The Heavy Crown of Great Expectations

The great weight of expectations can apply to any person.

Posted Feb 12, 2020

The recent news coverage of the pressure bore to bear on Prince Harry to decide whether to fulfill the responsibilities of his royal birthright or abandon that role to live a non-royal life with his wife, Meghan Markle, was the stuff of high drama for Royal watchers and gossip columnists. It also illustrated how the pressure of great expectations placed upon individuals, whether it be from within themselves or outside forces, can sometimes put too great a strain on one’s mental health and well-being.

Shakespeare wrote: “Uneasy lies the head that wears a crown.” And while it’s hardly a stretch to apply those words to the Duke and Duchess of Sussex, the truth is you don’t have to be a Royal to have the heavy weight of responsibility become all too much to handle. We, commoners, have it too. In fact, it is far more common than we might think.

The great weight of expectations can apply to any person who has significant responsibilities placed upon them. It can be a CEO, a physician, a teacher, or a single parent. The list is long. The responsibilities vary. The key to how it impacts an individual’s mental health and well-being depends largely on the individual’s perception of the expectations placed upon them and whether or not there exists enough flexibility and freedom within a given role to release the pressure valve. 

Most of us have protocols we follow. The difference is, unlike the Royals, we get to go home, escape for a while. Even those who follow an after-business hours ‘on-call’ schedule (doctors and nurses come to mind) can find respite away from the fray. The Royals, however, do not get to ‘go home.’ They are always on.  

Depending on the nature of the person, that is not always a bad thing. Often, we hear the necessity for work-life balance to prevent people from experiencing “burnout,” which can be a euphemism for physical or mental exhaustion, depression, anxiety or stress. The thing is that while pressure and stress can oftentimes manifest in a negative cause and effect scenario, it is by no means a universal experience. Some people are just wired or brought up in an environment where that is the life they love. They are social creatures, thrive on the interaction and stress of a situation and are not in emotional distress at all. They would find not having an audience or a spotlight shined upon them to be more stressful.

Robyn Charnley Shutterstock
Source: Robyn Charnley Shutterstock

For others, you can see physical signs of discomfort when they are thrust into those types of roles. Many express the idea that they are “feeling like an imposter.” This seems to be the case with Harry and Meghan.  Shakespeare may have implied that heavy was the head that wore the crown, but he also said that “above all else: to thine own self be true.” It’s the space in between those statements where the internal conflict resides. If you’re carrying the heavy weight of a crown and not being true to yourself then you are in conflict. And it’s important to remember, it’s an internal conflict first and foremost and it can become exhausting and debilitating.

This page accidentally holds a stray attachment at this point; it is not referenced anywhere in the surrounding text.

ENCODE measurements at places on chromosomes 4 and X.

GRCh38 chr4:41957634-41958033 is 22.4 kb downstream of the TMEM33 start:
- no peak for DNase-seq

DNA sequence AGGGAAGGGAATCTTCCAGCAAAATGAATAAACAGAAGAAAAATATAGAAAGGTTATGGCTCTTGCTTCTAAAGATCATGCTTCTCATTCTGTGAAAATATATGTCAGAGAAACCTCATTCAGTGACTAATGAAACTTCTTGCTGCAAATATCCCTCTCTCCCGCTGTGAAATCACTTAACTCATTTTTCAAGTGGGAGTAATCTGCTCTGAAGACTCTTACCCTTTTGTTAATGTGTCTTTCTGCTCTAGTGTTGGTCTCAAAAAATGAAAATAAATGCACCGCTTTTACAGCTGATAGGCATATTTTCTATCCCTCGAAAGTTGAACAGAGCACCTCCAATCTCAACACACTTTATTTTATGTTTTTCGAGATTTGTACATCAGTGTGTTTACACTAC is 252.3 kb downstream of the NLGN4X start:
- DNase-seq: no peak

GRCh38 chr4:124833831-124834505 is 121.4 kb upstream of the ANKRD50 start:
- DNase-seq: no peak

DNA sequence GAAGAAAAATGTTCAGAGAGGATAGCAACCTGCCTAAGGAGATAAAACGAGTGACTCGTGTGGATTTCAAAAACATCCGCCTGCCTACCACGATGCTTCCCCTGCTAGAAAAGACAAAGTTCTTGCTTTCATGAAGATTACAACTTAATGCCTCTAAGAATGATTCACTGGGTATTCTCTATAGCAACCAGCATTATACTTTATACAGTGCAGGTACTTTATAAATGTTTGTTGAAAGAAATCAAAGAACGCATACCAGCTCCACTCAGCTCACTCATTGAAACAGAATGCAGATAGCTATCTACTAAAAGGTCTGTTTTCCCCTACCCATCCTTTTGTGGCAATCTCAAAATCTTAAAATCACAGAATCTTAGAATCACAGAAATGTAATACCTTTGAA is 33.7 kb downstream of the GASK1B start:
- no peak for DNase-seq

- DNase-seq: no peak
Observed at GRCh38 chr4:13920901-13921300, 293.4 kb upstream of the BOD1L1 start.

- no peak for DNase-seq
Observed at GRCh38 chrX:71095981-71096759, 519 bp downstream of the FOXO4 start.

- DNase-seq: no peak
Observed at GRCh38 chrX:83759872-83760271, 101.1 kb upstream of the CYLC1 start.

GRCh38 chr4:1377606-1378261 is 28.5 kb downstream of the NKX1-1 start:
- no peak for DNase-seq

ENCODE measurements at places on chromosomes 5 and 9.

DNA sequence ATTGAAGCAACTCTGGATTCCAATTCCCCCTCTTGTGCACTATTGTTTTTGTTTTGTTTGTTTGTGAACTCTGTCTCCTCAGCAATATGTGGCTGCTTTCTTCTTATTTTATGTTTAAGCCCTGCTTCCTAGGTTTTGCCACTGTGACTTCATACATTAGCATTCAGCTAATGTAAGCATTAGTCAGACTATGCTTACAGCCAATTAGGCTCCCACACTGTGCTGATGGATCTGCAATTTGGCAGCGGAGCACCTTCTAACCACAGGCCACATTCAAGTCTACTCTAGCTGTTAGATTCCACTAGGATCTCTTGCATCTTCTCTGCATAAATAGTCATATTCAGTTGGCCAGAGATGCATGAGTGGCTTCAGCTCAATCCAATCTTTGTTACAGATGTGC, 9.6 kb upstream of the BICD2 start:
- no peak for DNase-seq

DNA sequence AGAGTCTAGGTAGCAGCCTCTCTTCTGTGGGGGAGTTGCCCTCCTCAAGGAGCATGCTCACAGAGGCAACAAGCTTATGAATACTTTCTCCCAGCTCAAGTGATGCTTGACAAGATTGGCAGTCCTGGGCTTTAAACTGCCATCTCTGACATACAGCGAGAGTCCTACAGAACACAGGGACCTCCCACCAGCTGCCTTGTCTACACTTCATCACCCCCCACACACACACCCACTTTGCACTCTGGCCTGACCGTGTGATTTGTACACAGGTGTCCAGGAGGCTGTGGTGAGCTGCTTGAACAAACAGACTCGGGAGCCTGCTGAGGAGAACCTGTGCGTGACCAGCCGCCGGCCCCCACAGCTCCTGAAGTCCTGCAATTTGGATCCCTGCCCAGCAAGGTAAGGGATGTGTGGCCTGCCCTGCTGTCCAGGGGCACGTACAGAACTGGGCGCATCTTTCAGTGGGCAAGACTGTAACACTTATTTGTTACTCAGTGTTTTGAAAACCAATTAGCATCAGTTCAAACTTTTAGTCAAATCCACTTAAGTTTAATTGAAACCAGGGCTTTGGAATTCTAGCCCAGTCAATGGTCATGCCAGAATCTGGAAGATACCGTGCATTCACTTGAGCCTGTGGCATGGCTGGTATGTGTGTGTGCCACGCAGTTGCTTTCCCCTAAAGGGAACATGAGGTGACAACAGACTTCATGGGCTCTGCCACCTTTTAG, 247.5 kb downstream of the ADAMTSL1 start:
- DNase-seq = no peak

In some roles, the person can go home and switch off the pressures of the day but if their internal role never changes and the world or the expectations remain regimented, what course can they reasonably pursue to protect their mental well-being? The path forward isn’t always clear. I would suspect that for a Royal, with the stereotype of keeping a “stiff upper lip” and carrying on no matter the circumstance, it is quite a heavy burden to carry. Some would scoff at that. Pressure? You live in a palace, have butlers and all of these fairytale trappings. That’s true and it’s great if it’s what you want but what if it’s not? You can never relax or find peace.

I’ve never spoken with Prince Harry, but there are many things we can glean from his public comments. He was traumatized by the death of his mother. He has publically verbalized that he did not want what happened to his mother to happen again. He was concerned about his mental health and the health of his wife. Like his mother, his wife was not a Royal and rebelled against the Royal family constraints. When people are pigeon-holed and feel trapped they may try to go along or respond to the intense pressure and say, “I am not doing this.” 

Again, much of this goes back to how we view the roles we are in. Much of our response comes from our subjective interpretation of the pressures or stressors and the ‘rewards we receive as a result.  It is often said that “perception is reality.” When it comes to our mental health, there is much truth in that statement.

For those who find their situation chronically stressful, they may adapt to the stress because they cannot escape or get a much-needed sense of relief. They may become compliant, rebellious, depressed, or even depressed to the point that they want to hurt themselves because they can’t get away. Sometimes getting away from that metaphorical prison you are locked in, may not be a physical one. It may be one that you have established in your head. When it comes to overwhelming stress and feeling trapped, we commoners can use a strategy available to royalty and commoner alike, get distance from it.

A photo was widely circulated of Prince Harry departing his plane in Canada, grinning from ear-to-ear. He was leaving his pre-ordained life of a Royal behind. And while you can’t be certain of what a person is feeling without knowing and talking to them (and pictures may certainly deceive), the smile seemed genuine. There appeared to be a sense of relief.  He looked like a man whose heavy crown had been lifted and was now able to be true to himself.